Village of the Damned

Friday, January 27 - Saturday, January 28, 2012

35mm print

“John Carpenter’s best horror film in a long while is one scarifying trip down memory lane. This is a knowing remake of the spooky 1960 English film featuring demonic platinum-blond children, and one of the things it knows is that a lot of us were scared stiff by the original during our formative years. Mr. Carpenter can laugh at that while also revising a potentially quaint story to suit different times. Chemical weapons, nuclear weapons and Lamaze classes set a new tone for this weird story of demon birth.

“VILLAGE OF THE DAMNED has one of the eeriest opening sequences in horror history, and Mr. Carpenter stages it with relish. It’s a peaceful morning in Midwich, the English village that has become a picturesque American town. (The story comes from The Midwich Cuckoos, a book by John Wyndham.) Too peaceful. Folks are going sunnily about their business when suddenly, inexplicably, all activity comes to a stop. Everyone falls into a simultaneous trance. Even the cows are in a coma.

“And when the villagers wake up, congratulations are in order, because all the available women have become pregnant. Mr. Carpenter has particular fun with the simultaneity of these blessed events, even sending a caravan of cars to the local clinic at the same moment. Another sign of the times: the English fathers-to-be of the 1960 version grimly waited out childbirth at the local pub, while their American counterparts show up at the clinic to usher in their new arrivals.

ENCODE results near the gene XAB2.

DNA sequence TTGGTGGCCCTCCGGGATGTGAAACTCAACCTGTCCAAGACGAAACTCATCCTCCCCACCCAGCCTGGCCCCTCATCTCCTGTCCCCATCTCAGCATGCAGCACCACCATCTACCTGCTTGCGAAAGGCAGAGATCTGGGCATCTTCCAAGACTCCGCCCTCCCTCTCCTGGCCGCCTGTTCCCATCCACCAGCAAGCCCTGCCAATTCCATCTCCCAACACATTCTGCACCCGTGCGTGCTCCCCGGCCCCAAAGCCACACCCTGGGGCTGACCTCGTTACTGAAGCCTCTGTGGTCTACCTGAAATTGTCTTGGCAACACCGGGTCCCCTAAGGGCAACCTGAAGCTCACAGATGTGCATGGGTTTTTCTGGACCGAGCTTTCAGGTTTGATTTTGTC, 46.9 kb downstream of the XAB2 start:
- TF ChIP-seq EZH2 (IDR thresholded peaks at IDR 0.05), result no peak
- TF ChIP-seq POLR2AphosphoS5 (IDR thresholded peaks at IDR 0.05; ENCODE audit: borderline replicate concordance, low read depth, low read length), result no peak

“Those new arrivals prove a wee bit strange. They’re precocious and uniform-looking, and they do everything en masse, with the superior, totalitarian moves of a self-styled master race. They also have eyes with extremely disturbing powers. If you were on hand for the first film, you remember those powers well. Maybe you still shudder at the thought.

“VILLAGE OF THE DAMNED has something short of a dream cast (Kirstie Alley, Linda Kozlowski and Michael Pare are also on hand, with Ms. Alley enjoyably snappish as a research scientist.)… Mr. Carpenter gives this formerly black and white story a handsome color retelling and a lot of new punch. And he avidly exploits the fears that are at its heart. Now add a new one. With its baleful little villains, VILLAGE OF THE DAMNED is even creepier to watch as a parent than it was to see as a child.” – Janet Maslin, The New York Times

  • Country USA
  • Rating R
  • Year 1995
  • Running Time 95 minutes
  • Director John Carpenter

IFC Center does not generally provide advisories about subject matter or potentially triggering content in films, as sensitivities vary from person to person. In addition to the synopses, trailers and other links on our website, further information about content and age-appropriateness for specific films can be found on Common Sense Media, IMDb and as well as through general internet searches.